Thought it was time for a quick update here as companies have reported and share prices have moved up a bit. Broadly speaking, the coastal/urban apartment REIT share prices have moved up. Unlike the wizards on the sellside who like to keep their price targets closely in-line with the current share price (leads to comically gesticulating price targets and insane commentary from these 'experts'), my NAV estimates have not moved much. As regular readers already know, my NAV estimates are derived using actual apartment values (private market cap rates, price unit estimates, replacement cost, etc). With share prices having moved up and NAV estimates relatively flat, expected 4 year IRR has come down. That's just the math. Within the large cap multifamily space, ESS, CPT, and MAA are the only apartment REITs which I expect to produce double digit returns over the next 4 years.
The purpose of providing a 4 year IRR guesstimate is to allow for comparison versus investing in private funds or syndication deals (which typically provide forecast IRRs). Key assumptions include:
- Apartment REITs trade at NAV by end of 2024. Historically apartment REIT valuations (and REITs in general) have reverted toward NAV. The estimated NAVs are based on my best estimate of current private market values.
- 2024 NAV assumes a recovery in NOI for gateway coastal markets (2021 NOI will be depressed as higher vacancy/ lower rents flow through). For sunbelt markets which have seen only modestly negative impacts from COVID, I assume 2021 NOI is basically equal to 2019 and then 3% growth per year to 2024.
- Modest growth in dividends for most apartment REITs
- Modest benefit from deliveries of newly developed units over the next several years (this has a relatively small impact on the NAV growth over the forecast period)
Of course, should the apartment REITs trade to NAV sooner than 2024, IRRs would be higher than those shown above. If it takes longer than 4 years to revert to NAV, IRRs would be lower. Historically share prices have traded in a band (sometimes at a premium, other times at a discount) around NAV. There is a reasonable argument that REITs should trade at a premium to NAV which is as follows:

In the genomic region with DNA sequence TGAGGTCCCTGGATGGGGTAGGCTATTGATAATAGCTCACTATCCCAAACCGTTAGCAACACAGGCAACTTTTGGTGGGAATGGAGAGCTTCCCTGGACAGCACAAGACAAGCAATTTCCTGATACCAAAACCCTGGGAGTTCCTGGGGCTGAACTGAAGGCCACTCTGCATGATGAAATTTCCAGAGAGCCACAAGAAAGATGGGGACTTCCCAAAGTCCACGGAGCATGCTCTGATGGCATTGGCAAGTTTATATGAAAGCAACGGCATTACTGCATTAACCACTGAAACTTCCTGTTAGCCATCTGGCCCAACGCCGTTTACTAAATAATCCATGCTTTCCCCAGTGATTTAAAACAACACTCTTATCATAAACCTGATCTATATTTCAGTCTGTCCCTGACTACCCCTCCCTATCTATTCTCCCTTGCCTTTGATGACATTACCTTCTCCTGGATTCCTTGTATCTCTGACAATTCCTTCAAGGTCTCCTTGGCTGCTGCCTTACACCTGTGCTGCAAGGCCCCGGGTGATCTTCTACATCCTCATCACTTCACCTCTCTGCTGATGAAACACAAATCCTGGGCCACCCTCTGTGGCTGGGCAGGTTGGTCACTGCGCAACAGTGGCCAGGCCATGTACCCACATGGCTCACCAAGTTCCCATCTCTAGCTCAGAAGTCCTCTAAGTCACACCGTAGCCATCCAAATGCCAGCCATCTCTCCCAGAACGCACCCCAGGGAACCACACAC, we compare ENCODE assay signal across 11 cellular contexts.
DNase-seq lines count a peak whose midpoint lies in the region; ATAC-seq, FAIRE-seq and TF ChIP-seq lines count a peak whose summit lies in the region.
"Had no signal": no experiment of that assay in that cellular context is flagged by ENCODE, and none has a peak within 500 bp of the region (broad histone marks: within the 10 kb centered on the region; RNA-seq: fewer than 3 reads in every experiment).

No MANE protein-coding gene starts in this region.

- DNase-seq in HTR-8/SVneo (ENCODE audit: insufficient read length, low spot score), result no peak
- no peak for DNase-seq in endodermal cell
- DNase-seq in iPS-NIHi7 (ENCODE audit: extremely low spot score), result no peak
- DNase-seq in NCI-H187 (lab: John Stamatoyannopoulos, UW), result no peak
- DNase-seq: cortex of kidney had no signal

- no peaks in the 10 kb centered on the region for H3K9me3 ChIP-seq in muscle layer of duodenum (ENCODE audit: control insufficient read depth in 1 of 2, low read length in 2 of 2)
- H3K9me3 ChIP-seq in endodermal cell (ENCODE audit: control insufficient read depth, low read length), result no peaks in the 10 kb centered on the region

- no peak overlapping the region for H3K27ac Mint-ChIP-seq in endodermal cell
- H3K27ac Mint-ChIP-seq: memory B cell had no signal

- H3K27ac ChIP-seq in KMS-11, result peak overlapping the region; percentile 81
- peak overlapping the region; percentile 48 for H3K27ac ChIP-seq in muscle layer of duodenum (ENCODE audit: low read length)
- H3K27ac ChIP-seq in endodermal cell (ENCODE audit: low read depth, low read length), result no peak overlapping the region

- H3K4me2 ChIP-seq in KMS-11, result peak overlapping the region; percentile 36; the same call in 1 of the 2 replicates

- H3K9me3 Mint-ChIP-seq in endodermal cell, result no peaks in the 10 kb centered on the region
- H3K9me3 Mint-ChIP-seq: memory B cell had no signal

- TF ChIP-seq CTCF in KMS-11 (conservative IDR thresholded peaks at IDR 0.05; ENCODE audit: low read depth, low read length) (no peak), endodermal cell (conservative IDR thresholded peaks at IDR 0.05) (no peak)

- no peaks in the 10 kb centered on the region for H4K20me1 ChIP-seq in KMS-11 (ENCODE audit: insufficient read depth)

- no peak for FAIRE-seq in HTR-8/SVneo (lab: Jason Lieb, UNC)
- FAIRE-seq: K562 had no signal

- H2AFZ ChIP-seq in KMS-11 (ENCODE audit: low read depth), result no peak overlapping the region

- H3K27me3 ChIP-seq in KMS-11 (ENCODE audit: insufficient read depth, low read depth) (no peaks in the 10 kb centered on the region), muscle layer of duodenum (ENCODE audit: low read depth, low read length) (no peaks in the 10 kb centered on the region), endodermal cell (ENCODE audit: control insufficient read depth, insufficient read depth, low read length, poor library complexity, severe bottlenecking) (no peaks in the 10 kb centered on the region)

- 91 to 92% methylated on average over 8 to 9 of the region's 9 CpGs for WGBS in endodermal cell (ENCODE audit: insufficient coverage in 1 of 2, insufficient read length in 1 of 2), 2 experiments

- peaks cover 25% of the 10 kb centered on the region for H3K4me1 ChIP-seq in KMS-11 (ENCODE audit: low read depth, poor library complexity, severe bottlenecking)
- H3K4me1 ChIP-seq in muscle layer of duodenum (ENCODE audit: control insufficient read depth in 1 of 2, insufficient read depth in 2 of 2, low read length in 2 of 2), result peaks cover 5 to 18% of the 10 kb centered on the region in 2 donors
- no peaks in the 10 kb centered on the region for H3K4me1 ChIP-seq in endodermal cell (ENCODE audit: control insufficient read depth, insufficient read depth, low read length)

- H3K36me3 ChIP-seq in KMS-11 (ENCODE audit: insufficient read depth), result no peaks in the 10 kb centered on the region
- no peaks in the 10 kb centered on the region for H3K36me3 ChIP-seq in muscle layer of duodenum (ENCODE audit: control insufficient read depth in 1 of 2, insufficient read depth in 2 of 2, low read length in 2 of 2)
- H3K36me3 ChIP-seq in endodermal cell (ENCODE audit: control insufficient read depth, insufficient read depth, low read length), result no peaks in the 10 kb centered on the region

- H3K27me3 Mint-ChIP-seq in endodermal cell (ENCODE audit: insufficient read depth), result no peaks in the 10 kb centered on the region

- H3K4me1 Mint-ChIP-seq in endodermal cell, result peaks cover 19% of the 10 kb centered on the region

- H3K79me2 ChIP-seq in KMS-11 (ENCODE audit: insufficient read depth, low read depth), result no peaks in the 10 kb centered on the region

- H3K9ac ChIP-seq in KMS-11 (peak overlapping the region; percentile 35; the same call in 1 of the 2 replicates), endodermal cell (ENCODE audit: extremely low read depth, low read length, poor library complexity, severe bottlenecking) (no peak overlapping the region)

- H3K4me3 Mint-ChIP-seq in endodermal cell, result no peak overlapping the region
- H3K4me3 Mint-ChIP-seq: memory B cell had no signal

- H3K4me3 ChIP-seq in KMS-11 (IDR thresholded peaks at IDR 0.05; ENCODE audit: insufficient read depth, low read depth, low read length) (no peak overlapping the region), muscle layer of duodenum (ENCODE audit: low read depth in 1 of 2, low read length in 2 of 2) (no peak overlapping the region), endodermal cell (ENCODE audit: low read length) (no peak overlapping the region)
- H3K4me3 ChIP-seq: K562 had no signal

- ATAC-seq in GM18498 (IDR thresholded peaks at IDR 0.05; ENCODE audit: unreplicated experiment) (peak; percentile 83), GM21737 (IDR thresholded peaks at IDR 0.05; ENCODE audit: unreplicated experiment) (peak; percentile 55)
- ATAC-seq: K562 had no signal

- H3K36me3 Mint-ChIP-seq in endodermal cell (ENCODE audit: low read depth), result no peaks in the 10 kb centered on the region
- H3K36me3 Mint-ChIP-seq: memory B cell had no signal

- Daily liquidity - REITs can be converted to cash daily via a brokerage account whereas syndication deals and private funds are typically locked up for 5+ years (though liquidity events such as a refinancing can provide sizable interim distributions).
- Greater transparency via quarterly supplementals, quarterly conference calls, audited financing statements
- Lower expenses - private investment vehicles charge fees. Fee structures vary widely but in nearly all cases fees are significantly higher than the central overhead expense incurred by apartment REITs.
- Access to more sources of capital/ opportunistic share issuances/buybacks - large apartment REITs can access not only the secured financing markets (mortgages on properties) but also issue unsecured debt at the holding company level, typically at lower interest rates than available on mortgage debt. Publicly traded equity allows for issuances at a premium to NAV and buybacks at a discount to NAV, both of which are accretive to NAV per share. All else equal, opportunistic asset sales and share buybacks will increase NAV per share.
As always, this is not investment advice. Eric Bokota owns shares in the securities discussed in this post.
Do your own work.
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